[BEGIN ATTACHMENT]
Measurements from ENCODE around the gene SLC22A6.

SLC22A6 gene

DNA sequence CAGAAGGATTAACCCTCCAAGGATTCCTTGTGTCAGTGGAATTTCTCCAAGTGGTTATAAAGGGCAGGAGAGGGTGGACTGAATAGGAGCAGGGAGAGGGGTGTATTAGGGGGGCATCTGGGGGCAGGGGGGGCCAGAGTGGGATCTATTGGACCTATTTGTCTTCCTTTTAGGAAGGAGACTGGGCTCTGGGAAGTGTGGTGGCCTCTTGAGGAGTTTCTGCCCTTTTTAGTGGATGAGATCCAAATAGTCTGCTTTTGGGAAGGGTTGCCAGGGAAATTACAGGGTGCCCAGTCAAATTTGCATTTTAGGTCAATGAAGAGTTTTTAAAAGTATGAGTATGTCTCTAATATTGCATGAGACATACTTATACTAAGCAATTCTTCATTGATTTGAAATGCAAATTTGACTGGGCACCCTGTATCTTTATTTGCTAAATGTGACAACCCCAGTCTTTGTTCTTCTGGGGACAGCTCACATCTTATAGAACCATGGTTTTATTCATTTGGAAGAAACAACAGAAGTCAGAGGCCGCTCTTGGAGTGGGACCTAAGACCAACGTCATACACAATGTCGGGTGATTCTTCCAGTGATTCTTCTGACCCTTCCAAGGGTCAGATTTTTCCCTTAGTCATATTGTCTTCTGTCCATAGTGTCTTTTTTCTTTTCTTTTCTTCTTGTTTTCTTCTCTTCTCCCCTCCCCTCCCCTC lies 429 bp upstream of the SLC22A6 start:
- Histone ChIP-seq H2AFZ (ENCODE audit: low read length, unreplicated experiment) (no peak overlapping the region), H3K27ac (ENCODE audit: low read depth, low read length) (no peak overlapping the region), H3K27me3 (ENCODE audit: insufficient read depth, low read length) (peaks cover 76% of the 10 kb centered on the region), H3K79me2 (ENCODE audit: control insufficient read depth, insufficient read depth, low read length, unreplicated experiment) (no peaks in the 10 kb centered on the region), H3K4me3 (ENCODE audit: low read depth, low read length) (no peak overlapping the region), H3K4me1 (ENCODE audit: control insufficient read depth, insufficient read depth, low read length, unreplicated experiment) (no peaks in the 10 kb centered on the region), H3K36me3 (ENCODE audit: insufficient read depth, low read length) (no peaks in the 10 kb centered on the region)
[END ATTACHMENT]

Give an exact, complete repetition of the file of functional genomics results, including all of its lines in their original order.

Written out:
Measurements from ENCODE around the gene SLC22A6.

SLC22A6 gene

DNA sequence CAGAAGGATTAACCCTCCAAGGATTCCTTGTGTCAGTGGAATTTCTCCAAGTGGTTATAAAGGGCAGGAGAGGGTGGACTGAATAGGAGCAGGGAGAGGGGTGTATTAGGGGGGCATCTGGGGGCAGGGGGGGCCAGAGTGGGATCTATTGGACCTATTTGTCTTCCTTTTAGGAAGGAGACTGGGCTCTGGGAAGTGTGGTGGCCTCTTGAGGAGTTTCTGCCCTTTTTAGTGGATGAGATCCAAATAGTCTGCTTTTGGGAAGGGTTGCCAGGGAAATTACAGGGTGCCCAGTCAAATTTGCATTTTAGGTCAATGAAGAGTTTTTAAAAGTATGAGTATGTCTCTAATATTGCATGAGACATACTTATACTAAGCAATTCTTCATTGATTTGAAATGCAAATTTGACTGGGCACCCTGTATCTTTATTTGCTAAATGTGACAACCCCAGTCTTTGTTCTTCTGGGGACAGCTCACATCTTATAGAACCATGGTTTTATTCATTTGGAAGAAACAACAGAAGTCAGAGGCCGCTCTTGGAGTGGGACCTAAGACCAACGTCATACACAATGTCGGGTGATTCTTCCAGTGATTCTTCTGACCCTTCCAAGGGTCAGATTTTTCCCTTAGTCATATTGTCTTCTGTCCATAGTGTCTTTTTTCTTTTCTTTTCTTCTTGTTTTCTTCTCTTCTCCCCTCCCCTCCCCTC lies 429 bp upstream of the SLC22A6 start:
- Histone ChIP-seq H2AFZ (ENCODE audit: low read length, unreplicated experiment) (no peak overlapping the region), H3K27ac (ENCODE audit: low read depth, low read length) (no peak overlapping the region), H3K27me3 (ENCODE audit: insufficient read depth, low read length) (peaks cover 76% of the 10 kb centered on the region), H3K79me2 (ENCODE audit: control insufficient read depth, insufficient read depth, low read length, unreplicated experiment) (no peaks in the 10 kb centered on the region), H3K4me3 (ENCODE audit: low read depth, low read length) (no peak overlapping the region), H3K4me1 (ENCODE audit: control insufficient read depth, insufficient read depth, low read length, unreplicated experiment) (no peaks in the 10 kb centered on the region), H3K36me3 (ENCODE audit: insufficient read depth, low read length) (no peaks in the 10 kb centered on the region)